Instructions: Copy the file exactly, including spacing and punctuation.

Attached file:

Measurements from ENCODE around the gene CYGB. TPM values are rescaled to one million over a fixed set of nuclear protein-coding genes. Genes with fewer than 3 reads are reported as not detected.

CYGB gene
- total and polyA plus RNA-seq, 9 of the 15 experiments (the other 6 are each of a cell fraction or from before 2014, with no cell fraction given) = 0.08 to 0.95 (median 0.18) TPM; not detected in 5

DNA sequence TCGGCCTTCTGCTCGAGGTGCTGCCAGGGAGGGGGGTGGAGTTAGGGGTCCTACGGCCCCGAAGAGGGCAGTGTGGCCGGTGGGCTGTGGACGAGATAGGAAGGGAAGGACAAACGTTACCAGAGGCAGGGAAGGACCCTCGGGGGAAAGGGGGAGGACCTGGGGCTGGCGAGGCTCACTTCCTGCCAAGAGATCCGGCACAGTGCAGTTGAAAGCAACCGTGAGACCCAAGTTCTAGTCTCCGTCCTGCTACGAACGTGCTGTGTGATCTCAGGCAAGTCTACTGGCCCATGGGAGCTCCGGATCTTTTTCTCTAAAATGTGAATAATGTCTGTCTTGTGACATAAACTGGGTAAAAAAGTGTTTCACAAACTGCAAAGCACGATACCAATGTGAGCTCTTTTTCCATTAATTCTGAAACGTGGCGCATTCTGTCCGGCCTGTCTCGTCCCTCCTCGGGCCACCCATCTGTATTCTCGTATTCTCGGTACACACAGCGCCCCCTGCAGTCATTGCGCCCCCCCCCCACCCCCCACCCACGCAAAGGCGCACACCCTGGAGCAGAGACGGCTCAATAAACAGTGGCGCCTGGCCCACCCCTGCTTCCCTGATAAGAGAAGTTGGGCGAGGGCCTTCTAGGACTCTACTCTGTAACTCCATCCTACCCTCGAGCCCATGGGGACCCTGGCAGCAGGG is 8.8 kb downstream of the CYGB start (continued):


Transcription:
Measurements from ENCODE around the gene CYGB. TPM values are rescaled to one million over a fixed set of nuclear protein-coding genes. Genes with fewer than 3 reads are reported as not detected.

CYGB gene
- total and polyA plus RNA-seq, 9 of the 15 experiments (the other 6 are each of a cell fraction or from before 2014, with no cell fraction given) = 0.08 to 0.95 (median 0.18) TPM; not detected in 5

DNA sequence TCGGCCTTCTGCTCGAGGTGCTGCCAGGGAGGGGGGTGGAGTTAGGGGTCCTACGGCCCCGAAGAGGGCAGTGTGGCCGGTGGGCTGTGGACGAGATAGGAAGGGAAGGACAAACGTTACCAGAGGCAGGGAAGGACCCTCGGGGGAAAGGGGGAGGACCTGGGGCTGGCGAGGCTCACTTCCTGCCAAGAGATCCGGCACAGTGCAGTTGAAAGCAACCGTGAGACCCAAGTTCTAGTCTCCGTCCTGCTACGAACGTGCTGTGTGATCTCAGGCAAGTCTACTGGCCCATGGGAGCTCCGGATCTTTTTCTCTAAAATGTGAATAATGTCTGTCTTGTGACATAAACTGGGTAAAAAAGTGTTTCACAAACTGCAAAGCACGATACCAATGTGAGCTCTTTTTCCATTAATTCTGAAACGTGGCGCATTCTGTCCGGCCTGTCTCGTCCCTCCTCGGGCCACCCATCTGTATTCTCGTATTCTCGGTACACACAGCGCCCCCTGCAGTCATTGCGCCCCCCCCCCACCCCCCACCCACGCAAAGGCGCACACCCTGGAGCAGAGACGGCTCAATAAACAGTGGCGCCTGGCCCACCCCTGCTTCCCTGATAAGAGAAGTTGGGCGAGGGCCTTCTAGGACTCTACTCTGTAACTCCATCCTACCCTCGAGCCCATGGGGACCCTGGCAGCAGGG is 8.8 kb downstream of the CYGB start (continued):